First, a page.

Here’s a state-by-state look at the data, provided by JMC Analytics and Polling. As you can see, Republicans increased their share of the turnout virtually across the board. Most notably in Arkansas and North Carolina, two states in which vulnerable Democratic senators are running for reelection:

Obama’s HHS is making it incredibly difficult for reporters to cover the influx of immigrant children

Department of Health and Human Services

The Department of Health and Human Services (HHS) made news last week when it denied Rep. Jim Bridenstine (R-OK) access to a facility in his district in which immigrant children are being held. The agency bureaucrat in charge of the Ft. Still-based facility told him to schedule an appointment for July 21, three weeks later.

HHS has, apparently, felt the heat. Officials at the facility invited Bridenstine to visit on July 12, which the Oklahoma Republican accepted. However, he indicated that he’ll make unannounced visits as well.

HHS officials also extended a tour invitation to the media for July 10. But there are a number of rules with which reporters have to comply to be given access. Here’s the part of the email reporters received on Monday from an administration official, according to Bridenstine’s office:

The purpose of this 40-minute tour is to show members of the press the interior of the shelter and explain the care we provide while these children remain in our custody. The tour guide will detail what goes on from room to room and the services youth are provided on a daily basis.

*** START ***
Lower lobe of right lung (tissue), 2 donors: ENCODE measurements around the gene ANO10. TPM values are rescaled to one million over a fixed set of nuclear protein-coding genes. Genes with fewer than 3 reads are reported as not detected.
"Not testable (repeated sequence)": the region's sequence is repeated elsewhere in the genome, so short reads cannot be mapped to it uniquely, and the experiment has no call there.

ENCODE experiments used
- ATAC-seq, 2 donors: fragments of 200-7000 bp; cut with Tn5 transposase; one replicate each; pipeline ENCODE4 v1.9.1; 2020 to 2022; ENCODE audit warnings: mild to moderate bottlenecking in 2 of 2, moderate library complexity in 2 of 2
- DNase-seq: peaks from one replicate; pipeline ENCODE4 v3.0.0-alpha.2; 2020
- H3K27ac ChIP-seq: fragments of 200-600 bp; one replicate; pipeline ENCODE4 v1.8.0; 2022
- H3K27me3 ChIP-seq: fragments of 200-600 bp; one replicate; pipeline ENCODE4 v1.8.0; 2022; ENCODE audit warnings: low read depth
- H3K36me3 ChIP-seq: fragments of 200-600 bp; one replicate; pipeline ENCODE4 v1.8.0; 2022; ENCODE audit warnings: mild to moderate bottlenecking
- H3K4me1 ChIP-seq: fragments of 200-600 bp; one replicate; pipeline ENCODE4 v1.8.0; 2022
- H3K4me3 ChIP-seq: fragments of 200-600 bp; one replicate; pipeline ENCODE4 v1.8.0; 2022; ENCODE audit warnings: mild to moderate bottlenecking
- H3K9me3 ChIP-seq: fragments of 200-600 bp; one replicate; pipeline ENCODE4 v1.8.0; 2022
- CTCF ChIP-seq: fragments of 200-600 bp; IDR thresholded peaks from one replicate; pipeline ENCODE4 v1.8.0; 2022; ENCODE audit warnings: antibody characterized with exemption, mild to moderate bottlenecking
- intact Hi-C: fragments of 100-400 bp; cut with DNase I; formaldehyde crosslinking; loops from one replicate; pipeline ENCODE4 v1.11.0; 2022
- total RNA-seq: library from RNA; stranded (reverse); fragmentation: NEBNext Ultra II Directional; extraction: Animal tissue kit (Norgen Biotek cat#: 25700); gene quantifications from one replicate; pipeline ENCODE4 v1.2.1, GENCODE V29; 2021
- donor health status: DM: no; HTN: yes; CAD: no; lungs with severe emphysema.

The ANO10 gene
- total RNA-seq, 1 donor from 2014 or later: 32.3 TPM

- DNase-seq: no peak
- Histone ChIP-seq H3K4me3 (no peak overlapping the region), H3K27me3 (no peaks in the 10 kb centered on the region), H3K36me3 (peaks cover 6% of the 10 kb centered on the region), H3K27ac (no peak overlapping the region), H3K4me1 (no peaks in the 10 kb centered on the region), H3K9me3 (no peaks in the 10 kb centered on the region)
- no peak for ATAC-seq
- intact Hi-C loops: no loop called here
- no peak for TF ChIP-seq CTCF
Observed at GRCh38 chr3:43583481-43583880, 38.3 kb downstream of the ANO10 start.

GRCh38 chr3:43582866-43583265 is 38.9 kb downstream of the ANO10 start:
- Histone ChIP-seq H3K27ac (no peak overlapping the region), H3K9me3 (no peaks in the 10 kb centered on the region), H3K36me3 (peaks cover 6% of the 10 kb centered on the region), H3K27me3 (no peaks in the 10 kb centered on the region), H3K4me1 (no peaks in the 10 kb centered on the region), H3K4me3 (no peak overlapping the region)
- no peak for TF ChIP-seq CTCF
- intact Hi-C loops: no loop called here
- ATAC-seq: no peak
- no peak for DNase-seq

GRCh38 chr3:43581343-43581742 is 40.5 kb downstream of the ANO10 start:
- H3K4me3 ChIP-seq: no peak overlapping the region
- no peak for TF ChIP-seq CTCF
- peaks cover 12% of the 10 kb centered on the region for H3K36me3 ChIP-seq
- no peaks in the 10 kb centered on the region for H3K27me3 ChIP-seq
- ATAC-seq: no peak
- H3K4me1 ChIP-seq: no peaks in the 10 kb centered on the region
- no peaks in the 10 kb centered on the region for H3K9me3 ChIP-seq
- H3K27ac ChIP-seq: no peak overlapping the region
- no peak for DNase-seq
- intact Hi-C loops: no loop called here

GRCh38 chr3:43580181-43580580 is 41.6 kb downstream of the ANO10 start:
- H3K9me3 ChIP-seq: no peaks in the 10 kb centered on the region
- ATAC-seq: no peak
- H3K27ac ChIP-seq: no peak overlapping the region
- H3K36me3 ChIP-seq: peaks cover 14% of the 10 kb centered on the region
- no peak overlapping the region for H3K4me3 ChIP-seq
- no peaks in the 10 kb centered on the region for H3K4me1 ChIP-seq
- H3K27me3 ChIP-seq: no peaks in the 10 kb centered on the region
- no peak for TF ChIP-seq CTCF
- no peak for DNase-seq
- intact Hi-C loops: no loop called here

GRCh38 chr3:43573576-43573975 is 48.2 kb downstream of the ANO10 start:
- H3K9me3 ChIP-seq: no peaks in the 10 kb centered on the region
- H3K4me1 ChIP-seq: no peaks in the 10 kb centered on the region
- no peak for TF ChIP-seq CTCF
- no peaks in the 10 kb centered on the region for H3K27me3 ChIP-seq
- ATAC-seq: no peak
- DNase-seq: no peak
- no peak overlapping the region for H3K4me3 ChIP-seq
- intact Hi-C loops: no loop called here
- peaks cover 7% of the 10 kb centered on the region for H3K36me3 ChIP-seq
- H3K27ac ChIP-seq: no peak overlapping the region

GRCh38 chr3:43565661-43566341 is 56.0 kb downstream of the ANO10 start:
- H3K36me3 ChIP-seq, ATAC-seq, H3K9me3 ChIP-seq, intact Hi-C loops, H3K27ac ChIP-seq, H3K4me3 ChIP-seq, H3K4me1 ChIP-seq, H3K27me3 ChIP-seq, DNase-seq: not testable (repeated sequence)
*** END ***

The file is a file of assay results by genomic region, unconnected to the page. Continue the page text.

In order to protect the safety and privacy of the children, the following rules for participation will be required:

Here’s how the D.C. Circuit Court of Appeals could gut Obamacare and cause a huge headache for the Obama administration

Though last week’s decision in the Hobby Lobby case is still the center of discussion in the media, the D.C. Circuit Court of Appeals is expected to issue a ruling in another Obamacare case, one with much larger implications to the framework of the law.

At issue in Halbig v. Sebelius (now known as Halbig v. Burwell) is whether the Internal Revenue Service can legally dole out tax credit subsidies to Obamacare enrollees in states that opted out of creating their own health insurance exchange. The National Journal offers a primer on the case, which could be decided any day now:

The Halbig challenge argues that the Obama administration—specifically the IRS—is breaking the law by offering those tax subsidies in all 50 states. It relies mainly on the text of the statute, which authorizes subsidies in “an exchange established by the State.”

That phrasing clearly restricts subsidies to state-run exchanges and does not authorize them to flow through the federally run fallback exchange, the lawsuit claims.

Today in Liberty: Harry Reid doesn’t care about religious liberty, Ted Cruz wants a voter fraud investigation in Mississippi